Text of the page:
Torey Krug (born April 12, 1991) is an American professional ice hockey defenseman currently playing for the St. Louis Blues of the National Hockey League. Krug previously played for the Boston Bruins.
Being undrafted, he played NCAA hockey at Michigan State University, also playing for the Indiana Ice of the United States Hockey League (USHL), winning the Clark Cup with the latter, the team’s first-ever title.
In 2012, Krug was named the CCHA Player of the Year, and was a finalist for the Hobey Baker Award.
As a young child, Krug played in the 2003 Quebec International Pee-Wee Hockey Tournament with the Detroit Honeybaked minor ice hockey team. He was hosted by the Avoine family in Québec City during the 10 days of the tournament. He later played for the Belle Tire midget program in Michigan, and Krug skated in 59 regular season games for the Indiana Ice of the United States Hockey League (USHL), notching 47 points. Although he was undrafted into the USHL, Krug was extended an invitation by coach Jeff Blashill to try out for the Ice, eventually making the team. Krug also skated in 13 Clark Cup playoff games with seven points before capturing the championship. He was a member of the USHL All-Rookie Team and set the Indiana Ice record for points in a season by a defenseman in 2008–09.
Krug arrived at Michigan State University in the fall of 2009, and was initially slotted as a fifth or sixth defenseman on the roster. During the 2009–10 season, Krug was voted to the CCHA’s All-Rookie Team. After skating in all 38 games, he finished the season second on the team in rookie scoring and led all CCHA first-year defensemen in scoring. Krug quickly gained a reputation as one of the CCHA’s most offensive performers, and in advance of his sophomore season, was elected captain of the Spartans. As a sophomore, Krug was named to the First Team All-CCHA, and was voted the CCHA’s Top Offensive Defenseman (he was the CCHA’s top-scoring defenseman that year). In 2011–12, he was named to the All-CCHA Team for the second time, and was named a CCHA Player of the Year and Hobey Baker Award finalist. During the season, Krug was the top scoring defenseman in the CCHA, and shared the CCHA conference scoring title with Notre Dame‘s T. J. Tynan (29 points), becoming the first defenseman in the league to win a scoring title since Western Michigan‘s Wayne Gagner in 1986–87.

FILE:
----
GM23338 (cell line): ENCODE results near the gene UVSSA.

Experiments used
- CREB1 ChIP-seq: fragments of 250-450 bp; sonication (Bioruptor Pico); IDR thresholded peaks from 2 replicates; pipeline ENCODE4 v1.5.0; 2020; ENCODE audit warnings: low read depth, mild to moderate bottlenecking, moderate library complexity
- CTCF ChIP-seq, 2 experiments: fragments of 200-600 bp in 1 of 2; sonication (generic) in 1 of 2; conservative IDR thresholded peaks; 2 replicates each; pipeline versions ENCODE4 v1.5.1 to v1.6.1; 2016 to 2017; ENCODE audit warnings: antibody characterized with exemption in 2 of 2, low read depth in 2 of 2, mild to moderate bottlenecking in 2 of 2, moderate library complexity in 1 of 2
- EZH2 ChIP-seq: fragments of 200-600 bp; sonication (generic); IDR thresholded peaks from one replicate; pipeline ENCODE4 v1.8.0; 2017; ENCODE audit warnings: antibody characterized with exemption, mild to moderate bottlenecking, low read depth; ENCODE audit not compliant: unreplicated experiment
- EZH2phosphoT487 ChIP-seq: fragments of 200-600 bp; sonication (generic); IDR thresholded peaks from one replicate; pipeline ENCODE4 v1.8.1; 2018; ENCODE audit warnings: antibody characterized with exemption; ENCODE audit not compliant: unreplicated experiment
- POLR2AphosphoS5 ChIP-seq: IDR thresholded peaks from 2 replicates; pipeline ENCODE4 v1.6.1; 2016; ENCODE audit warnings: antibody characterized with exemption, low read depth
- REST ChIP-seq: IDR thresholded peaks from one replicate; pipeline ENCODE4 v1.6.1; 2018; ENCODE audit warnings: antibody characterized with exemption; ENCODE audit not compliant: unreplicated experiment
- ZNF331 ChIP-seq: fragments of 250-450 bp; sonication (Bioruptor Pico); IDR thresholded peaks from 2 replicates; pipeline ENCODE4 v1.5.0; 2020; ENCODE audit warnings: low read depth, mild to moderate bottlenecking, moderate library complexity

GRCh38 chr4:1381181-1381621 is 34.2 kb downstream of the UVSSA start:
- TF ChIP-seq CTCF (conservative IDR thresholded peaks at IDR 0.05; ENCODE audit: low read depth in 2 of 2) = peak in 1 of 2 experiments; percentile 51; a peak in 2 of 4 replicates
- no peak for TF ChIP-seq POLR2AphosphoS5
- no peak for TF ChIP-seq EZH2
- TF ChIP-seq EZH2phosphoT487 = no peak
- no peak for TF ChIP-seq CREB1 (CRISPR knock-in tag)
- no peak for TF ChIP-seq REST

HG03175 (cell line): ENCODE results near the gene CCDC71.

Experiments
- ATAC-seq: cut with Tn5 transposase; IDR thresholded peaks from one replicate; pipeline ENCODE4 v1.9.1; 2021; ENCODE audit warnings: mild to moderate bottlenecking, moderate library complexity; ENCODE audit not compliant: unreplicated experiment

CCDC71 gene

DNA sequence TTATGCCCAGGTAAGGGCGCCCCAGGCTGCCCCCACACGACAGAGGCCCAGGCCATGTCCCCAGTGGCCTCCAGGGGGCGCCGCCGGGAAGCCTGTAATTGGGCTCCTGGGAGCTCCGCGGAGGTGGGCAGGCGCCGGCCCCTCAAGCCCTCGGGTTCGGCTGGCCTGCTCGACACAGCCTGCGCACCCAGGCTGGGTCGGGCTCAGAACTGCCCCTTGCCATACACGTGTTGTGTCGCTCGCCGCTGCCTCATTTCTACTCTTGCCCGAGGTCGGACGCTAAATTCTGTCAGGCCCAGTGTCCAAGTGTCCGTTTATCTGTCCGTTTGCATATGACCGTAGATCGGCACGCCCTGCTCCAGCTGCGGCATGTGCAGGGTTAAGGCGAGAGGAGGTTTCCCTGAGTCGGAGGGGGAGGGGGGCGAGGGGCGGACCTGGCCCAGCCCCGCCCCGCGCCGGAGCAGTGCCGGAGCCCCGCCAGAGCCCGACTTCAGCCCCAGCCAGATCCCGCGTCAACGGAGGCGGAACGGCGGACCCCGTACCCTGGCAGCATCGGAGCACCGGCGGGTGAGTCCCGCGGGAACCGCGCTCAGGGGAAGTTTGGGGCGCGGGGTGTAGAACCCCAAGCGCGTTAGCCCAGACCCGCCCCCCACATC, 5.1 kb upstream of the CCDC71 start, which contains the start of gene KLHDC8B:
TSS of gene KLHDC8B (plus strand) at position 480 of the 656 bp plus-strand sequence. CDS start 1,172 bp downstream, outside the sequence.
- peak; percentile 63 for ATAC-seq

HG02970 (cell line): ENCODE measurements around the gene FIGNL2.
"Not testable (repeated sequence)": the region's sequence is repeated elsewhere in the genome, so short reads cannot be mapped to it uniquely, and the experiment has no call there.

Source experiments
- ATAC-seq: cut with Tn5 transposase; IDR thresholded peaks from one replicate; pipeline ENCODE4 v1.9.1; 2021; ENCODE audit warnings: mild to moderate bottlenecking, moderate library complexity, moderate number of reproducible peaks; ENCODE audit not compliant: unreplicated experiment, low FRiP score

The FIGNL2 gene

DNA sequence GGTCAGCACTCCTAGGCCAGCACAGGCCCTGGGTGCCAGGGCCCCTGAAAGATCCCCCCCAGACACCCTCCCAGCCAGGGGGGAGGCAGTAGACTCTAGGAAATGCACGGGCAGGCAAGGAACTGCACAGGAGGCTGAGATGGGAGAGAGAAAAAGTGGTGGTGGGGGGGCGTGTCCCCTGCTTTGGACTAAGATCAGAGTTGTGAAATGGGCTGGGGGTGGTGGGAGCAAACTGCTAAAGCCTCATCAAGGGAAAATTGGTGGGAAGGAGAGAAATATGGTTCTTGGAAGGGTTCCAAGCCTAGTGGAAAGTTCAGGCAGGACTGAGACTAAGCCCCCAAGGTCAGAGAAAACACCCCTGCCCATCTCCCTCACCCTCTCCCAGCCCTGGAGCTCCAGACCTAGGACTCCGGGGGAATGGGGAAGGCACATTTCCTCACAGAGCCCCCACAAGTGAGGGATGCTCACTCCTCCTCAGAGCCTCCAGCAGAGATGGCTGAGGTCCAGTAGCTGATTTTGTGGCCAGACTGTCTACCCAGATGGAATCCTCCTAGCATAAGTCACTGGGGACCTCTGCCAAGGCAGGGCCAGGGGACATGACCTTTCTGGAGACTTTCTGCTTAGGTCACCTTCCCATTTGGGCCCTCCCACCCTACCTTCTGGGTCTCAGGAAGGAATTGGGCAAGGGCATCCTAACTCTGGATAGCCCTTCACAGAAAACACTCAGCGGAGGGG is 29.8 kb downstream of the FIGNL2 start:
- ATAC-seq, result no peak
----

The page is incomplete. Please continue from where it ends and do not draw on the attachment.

As the result of his accomplishments with Michigan State, Krug was among collegiate hockey’s most sought-after free agents when he signed with the Boston Bruins in 2012.
On March 25, 2012, Krug was signed to an entry-level contract by the Boston Bruins, making his NHL debut on April 3, 2012, against the Pittsburgh Penguins. Appearing in two games with the Bruins, Krug finished with one assist and had an even plus-minus rating, averaging just over 17 minutes of ice time per game.
Krug spent the 2012–13 season with the Providence Bruins, where he was hampered by a sprained ankle until mid-January. After being called up from Providence on an emergency basis, he scored his first NHL goal during his first Stanley Cup playoff game in the Eastern Conference Semi-finals against the New York Rangers, becoming the first Bruins defenseman to score in his playoff debut since Glen Wesley in 1988. Krug followed this by scoring his second NHL goal during Game 2 of the same series, becoming the fourth player in Bruins history to score goals in his first two playoff games. At the conclusion of the series, he became the first rookie defenseman in League history to score four goals in his first five playoff games. In the 2013 postseason, Krug impressed by scoring four goals and recording six assists.
Krug started the 2013–14 season on the Bruins’ opening night roster, and scored his first regular season NHL goal on October 5, 2013, against Jimmy Howard of the Detroit Red Wings. On November 25, playing against the Pittsburgh Penguins, he became the first rookie defenseman in Bruins history to score an overtime goal, which also proved to be his first NHL game-winning goal. Krug was frequently mentioned during the 2013–14 season as a strong contender for the Calder Memorial Trophy, awarded to the NHL’s rookie of the year. He was named to the NHL’s All Rookie Team and was the top scoring rookie defenseman in the league and was 4th in the league in the goals amongst rookies. His 14 goals and 26 assists helped the Bruins win the Presidents’ Trophy, with the league’s best record. Krug ended the 2014 Stanley Cup playoffs with 10 points in 12 games.